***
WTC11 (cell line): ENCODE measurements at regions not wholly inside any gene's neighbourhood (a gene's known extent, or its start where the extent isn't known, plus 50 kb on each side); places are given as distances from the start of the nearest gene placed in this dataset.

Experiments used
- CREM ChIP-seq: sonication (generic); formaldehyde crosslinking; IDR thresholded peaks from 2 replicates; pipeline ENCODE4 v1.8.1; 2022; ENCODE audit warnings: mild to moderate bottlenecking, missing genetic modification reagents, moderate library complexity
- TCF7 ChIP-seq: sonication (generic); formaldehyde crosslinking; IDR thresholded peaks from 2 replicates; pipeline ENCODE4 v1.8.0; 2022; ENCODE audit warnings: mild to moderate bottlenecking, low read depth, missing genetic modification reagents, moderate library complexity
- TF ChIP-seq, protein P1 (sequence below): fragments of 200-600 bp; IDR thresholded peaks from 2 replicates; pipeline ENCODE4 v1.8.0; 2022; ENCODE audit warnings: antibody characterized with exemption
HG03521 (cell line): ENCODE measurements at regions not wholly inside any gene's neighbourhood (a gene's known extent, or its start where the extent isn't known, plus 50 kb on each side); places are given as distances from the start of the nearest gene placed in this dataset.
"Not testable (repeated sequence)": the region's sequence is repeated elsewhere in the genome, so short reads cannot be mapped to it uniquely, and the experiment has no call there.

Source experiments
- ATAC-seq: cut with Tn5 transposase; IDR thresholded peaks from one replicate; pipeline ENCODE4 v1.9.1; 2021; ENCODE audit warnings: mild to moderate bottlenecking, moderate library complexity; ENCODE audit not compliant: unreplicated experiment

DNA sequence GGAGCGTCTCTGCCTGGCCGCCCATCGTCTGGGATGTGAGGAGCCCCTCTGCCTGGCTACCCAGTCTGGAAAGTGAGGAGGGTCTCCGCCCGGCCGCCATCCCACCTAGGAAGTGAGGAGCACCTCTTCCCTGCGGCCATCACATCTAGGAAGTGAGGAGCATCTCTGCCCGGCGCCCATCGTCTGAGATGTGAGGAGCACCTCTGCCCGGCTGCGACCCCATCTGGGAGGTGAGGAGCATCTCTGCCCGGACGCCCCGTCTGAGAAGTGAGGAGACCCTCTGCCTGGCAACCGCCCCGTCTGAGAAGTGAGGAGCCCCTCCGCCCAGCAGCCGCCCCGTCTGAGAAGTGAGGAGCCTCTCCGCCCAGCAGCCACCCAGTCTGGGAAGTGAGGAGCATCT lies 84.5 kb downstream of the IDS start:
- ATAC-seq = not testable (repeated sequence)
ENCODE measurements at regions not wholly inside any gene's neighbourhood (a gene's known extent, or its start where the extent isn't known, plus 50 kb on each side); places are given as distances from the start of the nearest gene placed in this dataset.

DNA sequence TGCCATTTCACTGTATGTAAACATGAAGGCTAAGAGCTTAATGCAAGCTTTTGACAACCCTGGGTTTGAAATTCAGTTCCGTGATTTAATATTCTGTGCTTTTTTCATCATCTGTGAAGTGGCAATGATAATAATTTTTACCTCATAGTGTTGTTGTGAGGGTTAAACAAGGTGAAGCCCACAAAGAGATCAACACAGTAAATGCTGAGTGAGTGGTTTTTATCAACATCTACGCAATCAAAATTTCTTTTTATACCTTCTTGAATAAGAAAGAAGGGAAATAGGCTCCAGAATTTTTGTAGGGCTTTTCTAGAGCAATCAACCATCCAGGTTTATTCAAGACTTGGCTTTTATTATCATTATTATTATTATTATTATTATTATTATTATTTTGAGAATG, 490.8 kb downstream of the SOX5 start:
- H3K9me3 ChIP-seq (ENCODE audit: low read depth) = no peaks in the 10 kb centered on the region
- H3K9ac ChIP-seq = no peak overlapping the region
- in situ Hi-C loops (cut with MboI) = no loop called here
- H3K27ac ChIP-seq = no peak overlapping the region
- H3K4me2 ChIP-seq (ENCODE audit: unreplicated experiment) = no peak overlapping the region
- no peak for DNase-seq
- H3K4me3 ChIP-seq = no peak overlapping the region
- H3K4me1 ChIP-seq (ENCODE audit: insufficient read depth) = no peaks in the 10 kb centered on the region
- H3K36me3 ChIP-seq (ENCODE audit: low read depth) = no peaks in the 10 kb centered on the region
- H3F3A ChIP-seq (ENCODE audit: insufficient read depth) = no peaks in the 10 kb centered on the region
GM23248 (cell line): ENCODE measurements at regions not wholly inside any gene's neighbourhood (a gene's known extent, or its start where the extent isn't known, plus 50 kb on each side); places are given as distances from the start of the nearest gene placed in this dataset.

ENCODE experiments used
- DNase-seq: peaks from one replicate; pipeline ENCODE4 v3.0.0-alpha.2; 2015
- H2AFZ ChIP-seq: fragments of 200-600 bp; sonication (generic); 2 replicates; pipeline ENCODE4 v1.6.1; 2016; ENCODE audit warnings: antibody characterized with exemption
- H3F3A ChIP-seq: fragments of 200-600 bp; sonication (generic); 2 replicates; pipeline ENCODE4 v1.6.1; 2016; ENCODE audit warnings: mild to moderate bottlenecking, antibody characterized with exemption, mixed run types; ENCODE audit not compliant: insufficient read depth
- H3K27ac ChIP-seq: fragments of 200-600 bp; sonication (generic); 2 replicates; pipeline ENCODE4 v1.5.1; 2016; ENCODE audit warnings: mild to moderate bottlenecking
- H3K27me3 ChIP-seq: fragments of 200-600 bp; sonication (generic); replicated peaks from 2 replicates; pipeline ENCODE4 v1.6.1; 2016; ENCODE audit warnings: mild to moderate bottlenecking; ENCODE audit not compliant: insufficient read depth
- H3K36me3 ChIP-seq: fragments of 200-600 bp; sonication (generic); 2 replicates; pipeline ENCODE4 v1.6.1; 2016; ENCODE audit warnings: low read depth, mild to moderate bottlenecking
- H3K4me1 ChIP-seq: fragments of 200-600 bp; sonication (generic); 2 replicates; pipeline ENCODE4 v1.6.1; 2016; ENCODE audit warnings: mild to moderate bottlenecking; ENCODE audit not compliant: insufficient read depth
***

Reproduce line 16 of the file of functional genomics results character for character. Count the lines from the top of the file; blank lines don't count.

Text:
- in situ Hi-C loops (cut with MboI) = no loop called here